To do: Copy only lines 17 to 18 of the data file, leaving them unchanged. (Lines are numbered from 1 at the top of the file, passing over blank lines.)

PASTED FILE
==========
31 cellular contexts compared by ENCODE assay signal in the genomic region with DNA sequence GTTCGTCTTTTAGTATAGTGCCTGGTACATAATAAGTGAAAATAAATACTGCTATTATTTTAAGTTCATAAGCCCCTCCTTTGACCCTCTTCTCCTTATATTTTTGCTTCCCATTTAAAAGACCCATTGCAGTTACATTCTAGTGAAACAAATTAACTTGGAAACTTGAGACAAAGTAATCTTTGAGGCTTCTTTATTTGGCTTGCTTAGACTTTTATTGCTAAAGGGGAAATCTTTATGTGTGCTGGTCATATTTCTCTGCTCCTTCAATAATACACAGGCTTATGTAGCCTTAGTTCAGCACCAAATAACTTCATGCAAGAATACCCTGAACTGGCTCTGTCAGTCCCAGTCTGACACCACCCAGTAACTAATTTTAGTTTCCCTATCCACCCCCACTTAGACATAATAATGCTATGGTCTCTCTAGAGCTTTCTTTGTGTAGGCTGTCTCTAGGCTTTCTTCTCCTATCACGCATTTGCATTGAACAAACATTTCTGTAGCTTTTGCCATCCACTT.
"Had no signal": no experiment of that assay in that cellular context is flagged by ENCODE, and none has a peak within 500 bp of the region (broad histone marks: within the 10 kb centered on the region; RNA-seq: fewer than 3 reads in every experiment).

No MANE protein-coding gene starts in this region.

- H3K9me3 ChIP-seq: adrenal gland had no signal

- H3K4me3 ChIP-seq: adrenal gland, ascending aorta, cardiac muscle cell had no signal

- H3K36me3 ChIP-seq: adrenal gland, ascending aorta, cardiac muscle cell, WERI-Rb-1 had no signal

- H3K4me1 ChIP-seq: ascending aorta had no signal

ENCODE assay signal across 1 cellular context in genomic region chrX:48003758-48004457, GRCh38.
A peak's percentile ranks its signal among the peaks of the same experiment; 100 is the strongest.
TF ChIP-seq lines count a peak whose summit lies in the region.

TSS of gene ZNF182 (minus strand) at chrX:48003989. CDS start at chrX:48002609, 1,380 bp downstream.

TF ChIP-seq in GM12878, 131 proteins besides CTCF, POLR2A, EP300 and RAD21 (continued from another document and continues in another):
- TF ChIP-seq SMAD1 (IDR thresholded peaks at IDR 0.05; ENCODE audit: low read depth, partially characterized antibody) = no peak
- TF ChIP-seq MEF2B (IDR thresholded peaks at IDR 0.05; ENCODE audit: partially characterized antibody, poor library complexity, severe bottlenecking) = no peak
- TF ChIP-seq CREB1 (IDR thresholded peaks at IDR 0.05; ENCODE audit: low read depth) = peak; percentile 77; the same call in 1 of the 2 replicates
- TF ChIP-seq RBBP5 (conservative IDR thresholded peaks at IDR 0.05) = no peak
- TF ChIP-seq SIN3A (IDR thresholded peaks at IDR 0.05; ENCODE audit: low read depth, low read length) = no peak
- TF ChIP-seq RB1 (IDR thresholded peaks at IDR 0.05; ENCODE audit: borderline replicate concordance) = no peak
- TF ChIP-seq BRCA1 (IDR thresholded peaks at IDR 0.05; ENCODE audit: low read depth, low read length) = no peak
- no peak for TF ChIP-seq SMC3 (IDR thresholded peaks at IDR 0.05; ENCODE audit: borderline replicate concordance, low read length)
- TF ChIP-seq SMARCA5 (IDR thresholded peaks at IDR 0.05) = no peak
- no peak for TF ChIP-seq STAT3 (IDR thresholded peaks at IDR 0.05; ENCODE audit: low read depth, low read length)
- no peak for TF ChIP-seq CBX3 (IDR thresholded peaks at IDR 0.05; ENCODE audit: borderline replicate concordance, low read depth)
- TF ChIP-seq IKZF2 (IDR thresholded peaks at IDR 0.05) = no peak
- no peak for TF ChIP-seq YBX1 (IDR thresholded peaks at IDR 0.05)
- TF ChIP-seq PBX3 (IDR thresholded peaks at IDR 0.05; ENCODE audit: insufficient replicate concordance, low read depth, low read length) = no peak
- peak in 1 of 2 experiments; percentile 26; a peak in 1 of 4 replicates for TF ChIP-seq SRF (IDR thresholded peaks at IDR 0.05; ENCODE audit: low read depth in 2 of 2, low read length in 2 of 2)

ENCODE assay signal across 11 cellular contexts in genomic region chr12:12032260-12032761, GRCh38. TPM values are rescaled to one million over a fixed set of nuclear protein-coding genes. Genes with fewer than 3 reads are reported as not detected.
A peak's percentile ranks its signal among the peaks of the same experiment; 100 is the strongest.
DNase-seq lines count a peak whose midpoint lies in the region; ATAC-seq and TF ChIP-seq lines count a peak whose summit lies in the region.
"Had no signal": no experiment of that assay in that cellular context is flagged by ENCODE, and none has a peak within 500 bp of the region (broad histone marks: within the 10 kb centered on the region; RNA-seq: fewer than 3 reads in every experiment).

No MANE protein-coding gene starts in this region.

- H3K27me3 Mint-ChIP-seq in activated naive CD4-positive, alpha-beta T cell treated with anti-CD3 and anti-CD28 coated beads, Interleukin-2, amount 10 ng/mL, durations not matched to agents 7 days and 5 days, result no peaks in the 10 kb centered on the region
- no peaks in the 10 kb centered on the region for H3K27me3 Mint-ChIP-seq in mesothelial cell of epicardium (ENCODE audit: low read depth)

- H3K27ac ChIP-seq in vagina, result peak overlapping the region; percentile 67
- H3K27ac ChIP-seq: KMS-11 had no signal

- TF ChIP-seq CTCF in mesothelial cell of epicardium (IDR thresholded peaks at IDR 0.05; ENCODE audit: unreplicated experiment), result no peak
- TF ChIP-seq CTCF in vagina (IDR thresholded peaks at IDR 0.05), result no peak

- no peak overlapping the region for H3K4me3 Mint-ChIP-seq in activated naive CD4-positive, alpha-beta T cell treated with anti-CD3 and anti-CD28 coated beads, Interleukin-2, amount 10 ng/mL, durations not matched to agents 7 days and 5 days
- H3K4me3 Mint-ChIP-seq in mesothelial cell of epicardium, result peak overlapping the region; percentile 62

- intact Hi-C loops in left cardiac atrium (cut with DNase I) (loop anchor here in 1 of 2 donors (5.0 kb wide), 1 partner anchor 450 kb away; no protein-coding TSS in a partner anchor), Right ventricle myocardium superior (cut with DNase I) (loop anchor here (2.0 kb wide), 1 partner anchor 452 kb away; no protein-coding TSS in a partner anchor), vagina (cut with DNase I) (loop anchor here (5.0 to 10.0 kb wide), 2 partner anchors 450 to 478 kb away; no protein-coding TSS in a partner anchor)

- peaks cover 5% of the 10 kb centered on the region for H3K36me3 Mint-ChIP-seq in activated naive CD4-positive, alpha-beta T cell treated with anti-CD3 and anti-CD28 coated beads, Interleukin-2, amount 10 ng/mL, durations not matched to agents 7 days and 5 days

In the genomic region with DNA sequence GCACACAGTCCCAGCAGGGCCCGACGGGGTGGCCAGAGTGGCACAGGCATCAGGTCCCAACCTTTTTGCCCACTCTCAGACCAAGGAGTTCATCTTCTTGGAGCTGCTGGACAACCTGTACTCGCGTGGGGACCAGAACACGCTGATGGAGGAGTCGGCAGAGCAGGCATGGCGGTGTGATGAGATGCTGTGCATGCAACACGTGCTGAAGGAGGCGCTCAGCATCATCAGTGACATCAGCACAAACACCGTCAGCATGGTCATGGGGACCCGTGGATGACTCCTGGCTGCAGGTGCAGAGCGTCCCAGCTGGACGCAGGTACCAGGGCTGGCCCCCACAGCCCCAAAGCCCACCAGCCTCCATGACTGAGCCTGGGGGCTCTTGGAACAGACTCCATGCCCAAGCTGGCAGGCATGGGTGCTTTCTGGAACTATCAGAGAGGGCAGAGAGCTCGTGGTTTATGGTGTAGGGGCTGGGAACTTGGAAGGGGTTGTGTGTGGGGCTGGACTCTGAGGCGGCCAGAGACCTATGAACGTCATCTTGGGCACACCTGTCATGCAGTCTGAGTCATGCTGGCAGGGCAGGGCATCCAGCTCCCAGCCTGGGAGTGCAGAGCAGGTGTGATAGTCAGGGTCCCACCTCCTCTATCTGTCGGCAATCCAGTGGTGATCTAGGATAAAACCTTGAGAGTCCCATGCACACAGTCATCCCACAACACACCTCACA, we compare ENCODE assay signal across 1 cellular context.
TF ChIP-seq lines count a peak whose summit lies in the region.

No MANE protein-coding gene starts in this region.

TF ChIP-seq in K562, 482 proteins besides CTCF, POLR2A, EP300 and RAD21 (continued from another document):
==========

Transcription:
- TF ChIP-seq SIN3A (IDR thresholded peaks at IDR 0.05; ENCODE audit: low read depth, low read length) = no peak
- TF ChIP-seq RB1 (IDR thresholded peaks at IDR 0.05; ENCODE audit: borderline replicate concordance) = no peak